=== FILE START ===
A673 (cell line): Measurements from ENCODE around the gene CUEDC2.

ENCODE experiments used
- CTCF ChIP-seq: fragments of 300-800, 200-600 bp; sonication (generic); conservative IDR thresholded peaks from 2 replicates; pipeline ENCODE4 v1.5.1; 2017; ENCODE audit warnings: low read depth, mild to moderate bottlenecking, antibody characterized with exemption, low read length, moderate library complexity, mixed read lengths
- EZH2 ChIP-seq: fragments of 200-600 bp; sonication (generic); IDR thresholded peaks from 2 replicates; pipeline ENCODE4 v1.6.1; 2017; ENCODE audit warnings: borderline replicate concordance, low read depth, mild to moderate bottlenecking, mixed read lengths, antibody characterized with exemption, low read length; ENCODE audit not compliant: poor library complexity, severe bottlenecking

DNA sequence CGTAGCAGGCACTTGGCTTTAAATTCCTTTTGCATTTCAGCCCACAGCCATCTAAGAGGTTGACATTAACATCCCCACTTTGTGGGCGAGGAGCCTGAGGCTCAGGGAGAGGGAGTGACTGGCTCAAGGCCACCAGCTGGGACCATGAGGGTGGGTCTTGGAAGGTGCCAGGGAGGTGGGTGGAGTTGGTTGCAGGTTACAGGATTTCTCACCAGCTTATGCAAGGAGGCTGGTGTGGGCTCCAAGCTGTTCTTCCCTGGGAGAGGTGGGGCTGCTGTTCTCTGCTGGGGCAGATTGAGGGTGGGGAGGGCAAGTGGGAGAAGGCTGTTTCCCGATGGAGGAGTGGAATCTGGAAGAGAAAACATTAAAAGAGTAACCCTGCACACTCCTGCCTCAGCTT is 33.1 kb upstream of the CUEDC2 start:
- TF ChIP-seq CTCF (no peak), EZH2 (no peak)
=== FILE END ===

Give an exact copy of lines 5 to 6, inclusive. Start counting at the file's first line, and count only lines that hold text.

DNA sequence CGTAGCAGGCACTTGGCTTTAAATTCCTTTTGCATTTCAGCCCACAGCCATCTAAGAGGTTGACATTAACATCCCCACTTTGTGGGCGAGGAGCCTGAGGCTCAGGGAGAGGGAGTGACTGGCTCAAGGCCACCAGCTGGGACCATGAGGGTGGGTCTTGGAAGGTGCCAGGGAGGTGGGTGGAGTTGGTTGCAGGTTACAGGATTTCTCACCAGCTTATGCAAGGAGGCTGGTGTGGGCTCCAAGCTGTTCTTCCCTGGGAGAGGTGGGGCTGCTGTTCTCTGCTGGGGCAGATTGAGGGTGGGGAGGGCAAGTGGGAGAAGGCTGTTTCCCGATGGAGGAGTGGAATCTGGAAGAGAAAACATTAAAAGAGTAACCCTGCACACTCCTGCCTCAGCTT is 33.1 kb upstream of the CUEDC2 start:
- TF ChIP-seq CTCF (no peak), EZH2 (no peak)